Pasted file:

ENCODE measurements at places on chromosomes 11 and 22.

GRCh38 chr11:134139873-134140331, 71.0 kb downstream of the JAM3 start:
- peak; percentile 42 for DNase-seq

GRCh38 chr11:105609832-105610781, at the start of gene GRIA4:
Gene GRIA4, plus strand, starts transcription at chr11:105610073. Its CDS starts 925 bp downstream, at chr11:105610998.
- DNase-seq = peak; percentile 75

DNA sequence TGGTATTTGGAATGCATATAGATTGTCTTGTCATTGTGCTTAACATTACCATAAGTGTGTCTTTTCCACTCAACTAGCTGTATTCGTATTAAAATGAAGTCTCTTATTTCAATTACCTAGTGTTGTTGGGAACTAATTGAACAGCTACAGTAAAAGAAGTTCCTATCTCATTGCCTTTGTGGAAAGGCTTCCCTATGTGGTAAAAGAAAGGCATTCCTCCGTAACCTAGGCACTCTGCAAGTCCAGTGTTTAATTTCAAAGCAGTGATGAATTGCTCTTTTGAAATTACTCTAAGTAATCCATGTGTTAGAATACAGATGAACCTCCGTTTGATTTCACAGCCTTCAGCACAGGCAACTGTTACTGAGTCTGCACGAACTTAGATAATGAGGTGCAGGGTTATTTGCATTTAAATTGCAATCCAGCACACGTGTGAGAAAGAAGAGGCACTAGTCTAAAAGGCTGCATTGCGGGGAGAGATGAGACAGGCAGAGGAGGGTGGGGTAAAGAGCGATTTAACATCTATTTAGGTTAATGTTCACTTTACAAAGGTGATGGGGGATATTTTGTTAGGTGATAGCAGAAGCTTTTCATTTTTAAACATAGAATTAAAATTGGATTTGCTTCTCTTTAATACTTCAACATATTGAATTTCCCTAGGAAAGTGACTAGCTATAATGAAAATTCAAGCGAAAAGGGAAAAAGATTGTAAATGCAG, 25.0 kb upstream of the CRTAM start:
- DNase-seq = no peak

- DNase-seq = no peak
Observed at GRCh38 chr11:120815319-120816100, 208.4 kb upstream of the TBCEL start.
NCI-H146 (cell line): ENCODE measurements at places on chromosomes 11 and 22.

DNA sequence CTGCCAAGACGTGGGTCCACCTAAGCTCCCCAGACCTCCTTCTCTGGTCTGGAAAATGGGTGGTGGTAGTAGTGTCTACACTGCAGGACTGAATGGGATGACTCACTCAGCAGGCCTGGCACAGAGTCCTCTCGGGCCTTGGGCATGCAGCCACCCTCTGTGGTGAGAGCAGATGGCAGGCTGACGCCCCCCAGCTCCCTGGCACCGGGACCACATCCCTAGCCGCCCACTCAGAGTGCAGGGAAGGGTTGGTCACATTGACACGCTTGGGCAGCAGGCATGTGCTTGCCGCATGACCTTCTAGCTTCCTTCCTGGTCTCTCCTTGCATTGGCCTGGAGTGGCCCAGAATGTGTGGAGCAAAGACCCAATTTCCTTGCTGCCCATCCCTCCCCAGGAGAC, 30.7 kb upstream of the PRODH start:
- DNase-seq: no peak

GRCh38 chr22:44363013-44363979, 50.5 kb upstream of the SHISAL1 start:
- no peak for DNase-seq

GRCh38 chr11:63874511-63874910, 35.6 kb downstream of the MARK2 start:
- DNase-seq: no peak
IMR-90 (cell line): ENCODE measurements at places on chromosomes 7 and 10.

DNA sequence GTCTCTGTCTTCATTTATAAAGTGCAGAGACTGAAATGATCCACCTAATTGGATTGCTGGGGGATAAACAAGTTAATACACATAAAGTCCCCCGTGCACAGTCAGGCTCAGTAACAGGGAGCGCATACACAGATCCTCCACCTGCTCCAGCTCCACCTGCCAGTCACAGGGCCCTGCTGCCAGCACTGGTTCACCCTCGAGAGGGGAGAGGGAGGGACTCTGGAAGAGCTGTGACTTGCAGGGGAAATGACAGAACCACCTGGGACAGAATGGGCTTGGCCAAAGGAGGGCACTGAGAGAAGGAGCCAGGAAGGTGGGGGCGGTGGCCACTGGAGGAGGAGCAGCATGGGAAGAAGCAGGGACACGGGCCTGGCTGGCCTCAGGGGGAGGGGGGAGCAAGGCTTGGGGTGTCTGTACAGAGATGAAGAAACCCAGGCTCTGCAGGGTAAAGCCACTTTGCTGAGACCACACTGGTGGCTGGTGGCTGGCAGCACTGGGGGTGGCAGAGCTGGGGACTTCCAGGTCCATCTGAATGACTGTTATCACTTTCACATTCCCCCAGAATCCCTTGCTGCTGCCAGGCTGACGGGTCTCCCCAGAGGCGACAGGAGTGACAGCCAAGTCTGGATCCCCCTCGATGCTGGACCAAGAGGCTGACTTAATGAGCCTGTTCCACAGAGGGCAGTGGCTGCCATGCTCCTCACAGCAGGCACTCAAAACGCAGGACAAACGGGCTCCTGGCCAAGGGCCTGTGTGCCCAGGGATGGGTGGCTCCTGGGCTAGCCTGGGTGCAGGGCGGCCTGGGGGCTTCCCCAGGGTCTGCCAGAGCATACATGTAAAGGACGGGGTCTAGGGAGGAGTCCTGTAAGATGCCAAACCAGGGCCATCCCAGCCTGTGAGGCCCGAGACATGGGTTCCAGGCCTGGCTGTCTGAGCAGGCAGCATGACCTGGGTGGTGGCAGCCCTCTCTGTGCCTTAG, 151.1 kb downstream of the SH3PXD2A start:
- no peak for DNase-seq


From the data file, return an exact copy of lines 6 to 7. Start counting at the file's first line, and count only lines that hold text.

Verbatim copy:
- DNase-seq = peak; percentile 75

DNA sequence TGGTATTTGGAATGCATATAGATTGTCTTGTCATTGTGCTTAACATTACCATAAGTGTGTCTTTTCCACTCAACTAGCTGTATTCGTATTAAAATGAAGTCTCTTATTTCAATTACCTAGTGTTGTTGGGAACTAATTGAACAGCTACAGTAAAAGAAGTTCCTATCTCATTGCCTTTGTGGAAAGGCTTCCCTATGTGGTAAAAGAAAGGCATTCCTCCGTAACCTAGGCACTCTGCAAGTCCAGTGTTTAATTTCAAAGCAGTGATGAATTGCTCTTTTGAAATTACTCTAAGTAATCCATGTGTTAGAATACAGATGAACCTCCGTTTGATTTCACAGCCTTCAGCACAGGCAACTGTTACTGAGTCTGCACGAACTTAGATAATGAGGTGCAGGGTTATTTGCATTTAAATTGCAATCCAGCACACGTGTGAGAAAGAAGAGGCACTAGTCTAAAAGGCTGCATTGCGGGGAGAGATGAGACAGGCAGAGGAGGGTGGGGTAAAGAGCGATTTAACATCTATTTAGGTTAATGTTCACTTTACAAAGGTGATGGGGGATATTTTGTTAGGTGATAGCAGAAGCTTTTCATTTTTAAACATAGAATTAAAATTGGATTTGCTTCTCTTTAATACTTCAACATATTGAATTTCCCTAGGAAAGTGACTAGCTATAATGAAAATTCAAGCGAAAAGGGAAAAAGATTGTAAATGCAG, 25.0 kb upstream of the CRTAM start: